Dogwood Daily: Republicans end special session on gun safety in 90 minutes
By Keya Vakil
July 10, 2019

Welcome to today’s edition of the Dogwood Daily. We’ve got a round-up of all of today’s Virginia news coming right up. And if you’re a fan, please forward to three friends who need to know what’s going on in the Commonwealth and tell them to subscribe here

But First…

Virginia has been named America’s Top State for Business in 2019 by CNBC. The Commonwealth’s #1 ranking is due to its “world-class workforce, high-performing education system and business-friendly regulations.”

5 Things you need to know today

  1. Republicans end special session in 90 minutes – Republicans in Virginia’s General Assembly voted to adjourn their special session on Virginia’s gun laws after just 90 minutes on Tuesday. The decision to punt on the issue until after this November’s elections infuriated Democrats and gun safety advocates, who are now all but certain to campaign on the issue leading into November.
  2. Blackjewel continues to keep 500 employees in limbo – Blackjewel LLC, which owns 10 mining facilities in southwestern Virginia and filed for bankruptcy last week, had faced challenges for years, according to the Virginia Mercury. The company is now trying to find outside financing, but if it can’t, liquidation will be its only option. In the meantime, nearly 500 Virginia employees are stuck in a holding pattern; they did not receive their last paycheck and they’re not currently working, but they’re also unable to file for unemployment since they’re still technically employed.
  3. Hanover County Supervisor condemns those who condemn the KKK – After Ku Klux Klan members held a recruitment drive in Hanover County last week, there was significant public outrage. That outrage was not quite shared by Hanover Board of Supervisors Chairman W. Canova Peterson, who wrote on Facebook that “If you hate them [the Klan], you’re a hate group too.” Peterson says he rejects the Klan’s message, but that he believes in “citizens of this community and country being able to express their opinions — as long as they do it peacefully.”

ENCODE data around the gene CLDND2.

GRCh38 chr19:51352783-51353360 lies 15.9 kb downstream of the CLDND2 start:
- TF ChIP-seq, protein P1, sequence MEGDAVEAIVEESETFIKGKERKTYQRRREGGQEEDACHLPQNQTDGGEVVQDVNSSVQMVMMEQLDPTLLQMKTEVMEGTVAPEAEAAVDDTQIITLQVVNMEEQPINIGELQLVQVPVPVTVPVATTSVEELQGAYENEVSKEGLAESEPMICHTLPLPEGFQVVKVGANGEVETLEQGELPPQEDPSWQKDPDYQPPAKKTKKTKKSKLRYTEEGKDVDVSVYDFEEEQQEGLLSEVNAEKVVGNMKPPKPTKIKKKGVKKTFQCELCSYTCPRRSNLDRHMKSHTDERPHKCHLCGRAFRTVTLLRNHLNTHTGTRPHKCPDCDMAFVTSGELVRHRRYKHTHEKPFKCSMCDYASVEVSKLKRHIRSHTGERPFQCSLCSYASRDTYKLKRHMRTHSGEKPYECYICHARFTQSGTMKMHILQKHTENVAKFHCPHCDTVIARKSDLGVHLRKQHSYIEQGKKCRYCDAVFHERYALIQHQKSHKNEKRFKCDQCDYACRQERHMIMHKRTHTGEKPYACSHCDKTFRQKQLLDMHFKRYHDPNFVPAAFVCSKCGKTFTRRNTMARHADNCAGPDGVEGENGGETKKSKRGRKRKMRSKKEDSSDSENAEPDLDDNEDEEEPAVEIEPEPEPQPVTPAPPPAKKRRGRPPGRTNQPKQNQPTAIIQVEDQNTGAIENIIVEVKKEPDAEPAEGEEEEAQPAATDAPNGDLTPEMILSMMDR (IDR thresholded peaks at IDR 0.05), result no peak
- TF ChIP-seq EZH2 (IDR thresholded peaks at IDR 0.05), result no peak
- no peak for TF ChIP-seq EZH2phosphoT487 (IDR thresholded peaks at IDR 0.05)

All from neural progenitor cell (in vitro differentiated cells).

4. Arlington County considering jail diversion program for people with mental illnesses – Arlington County is considering implementing a new program to divert the mentally ill into treatment instead of jail, according to ArlNow. The proposed program would forego incarceration of those with mental illnesses who are convicted of non-violent misdemeanors if they agree to an intensive treatment program overseen by a judge. The County’s Department of Human Services, which is leading the program, will hold a public meeting on the idea on July 17. 
  5. Fairfax County officials support police body camera program – After police tested body-worn cameras in 2018, several Fairfax County leaders are now voicing support for plans to bring them back permanently, though the cost could prove to be an obstacle. It’s estimated that implementing the body camera program for the county’s 1,200 officers would cost $30 million over the first five years. According to WTOP, proponents of the plan hope to come up with a plan to put before the full board of supervisors in September.

From the Gram
  • Keya Vakil

    Keya Vakil is the deputy political editor at COURIER. He previously worked as a researcher in the film industry and dabbled in the political world.

Related Stories
Share This